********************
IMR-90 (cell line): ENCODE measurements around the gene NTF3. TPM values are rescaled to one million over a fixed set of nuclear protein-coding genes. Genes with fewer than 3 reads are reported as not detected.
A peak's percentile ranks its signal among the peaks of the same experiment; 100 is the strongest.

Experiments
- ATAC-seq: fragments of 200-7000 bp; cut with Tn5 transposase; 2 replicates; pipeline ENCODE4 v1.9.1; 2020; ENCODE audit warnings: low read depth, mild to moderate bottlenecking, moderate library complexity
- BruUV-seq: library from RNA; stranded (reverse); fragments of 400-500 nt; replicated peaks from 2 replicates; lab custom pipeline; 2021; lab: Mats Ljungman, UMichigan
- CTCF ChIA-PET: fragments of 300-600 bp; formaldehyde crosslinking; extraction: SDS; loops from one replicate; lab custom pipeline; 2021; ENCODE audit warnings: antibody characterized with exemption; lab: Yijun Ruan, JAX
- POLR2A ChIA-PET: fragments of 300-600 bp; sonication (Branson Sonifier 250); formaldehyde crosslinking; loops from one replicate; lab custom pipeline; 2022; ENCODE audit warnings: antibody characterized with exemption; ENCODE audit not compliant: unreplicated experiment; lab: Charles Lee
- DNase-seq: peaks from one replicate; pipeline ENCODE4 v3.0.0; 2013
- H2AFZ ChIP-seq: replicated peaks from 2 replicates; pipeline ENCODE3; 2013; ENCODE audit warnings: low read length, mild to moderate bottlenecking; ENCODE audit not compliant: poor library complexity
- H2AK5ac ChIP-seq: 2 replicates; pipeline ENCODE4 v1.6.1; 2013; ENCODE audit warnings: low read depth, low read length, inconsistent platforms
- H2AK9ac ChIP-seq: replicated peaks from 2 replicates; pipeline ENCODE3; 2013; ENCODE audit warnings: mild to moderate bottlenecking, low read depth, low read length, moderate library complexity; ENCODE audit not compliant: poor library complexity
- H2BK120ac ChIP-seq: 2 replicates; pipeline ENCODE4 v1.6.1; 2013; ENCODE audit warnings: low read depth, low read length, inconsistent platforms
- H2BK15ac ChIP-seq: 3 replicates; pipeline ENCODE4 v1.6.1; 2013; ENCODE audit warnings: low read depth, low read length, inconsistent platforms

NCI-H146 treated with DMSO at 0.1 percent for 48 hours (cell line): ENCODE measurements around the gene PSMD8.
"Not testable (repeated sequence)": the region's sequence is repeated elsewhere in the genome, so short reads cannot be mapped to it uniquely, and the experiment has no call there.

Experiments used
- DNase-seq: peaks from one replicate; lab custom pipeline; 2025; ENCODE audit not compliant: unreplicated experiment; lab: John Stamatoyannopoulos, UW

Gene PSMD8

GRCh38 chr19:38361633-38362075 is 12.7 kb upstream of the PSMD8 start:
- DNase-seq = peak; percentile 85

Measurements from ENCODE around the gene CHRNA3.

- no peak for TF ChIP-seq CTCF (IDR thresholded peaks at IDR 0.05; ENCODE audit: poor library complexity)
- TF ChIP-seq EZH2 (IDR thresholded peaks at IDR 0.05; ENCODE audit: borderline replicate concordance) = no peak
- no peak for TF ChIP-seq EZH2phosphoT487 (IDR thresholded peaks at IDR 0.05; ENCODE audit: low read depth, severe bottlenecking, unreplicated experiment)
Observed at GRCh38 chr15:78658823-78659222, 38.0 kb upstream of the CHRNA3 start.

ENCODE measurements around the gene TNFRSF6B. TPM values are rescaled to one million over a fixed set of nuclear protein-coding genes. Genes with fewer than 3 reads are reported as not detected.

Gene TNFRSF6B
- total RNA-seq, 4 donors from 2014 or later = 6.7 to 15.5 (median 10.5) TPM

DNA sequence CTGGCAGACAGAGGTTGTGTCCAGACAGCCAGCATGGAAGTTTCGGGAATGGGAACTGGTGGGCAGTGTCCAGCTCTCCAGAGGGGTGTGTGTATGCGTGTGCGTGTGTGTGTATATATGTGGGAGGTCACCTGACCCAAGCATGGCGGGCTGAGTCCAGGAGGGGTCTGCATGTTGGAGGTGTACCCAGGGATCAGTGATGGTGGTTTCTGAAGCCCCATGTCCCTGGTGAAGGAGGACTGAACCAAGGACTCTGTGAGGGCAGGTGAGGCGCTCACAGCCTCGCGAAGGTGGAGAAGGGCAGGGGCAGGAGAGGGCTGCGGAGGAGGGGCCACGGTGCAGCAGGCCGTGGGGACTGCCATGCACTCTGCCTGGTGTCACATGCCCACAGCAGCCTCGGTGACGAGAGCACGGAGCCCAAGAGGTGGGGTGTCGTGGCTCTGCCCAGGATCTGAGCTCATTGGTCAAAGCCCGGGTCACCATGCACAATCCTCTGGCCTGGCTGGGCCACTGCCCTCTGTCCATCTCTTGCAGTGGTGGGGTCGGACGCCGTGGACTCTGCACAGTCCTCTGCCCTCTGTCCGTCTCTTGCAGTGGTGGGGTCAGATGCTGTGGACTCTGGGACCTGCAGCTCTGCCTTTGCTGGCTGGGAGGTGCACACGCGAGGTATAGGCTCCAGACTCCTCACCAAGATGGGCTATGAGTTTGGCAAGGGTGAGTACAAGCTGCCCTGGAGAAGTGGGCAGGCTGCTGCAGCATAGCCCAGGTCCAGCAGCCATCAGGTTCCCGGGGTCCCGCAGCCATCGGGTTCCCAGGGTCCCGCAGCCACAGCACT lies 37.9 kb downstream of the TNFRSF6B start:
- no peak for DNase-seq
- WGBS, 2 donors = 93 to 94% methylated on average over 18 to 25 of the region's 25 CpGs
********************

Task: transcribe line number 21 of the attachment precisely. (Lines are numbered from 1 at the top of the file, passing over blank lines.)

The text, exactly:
Measurements from ENCODE around the gene CHRNA3.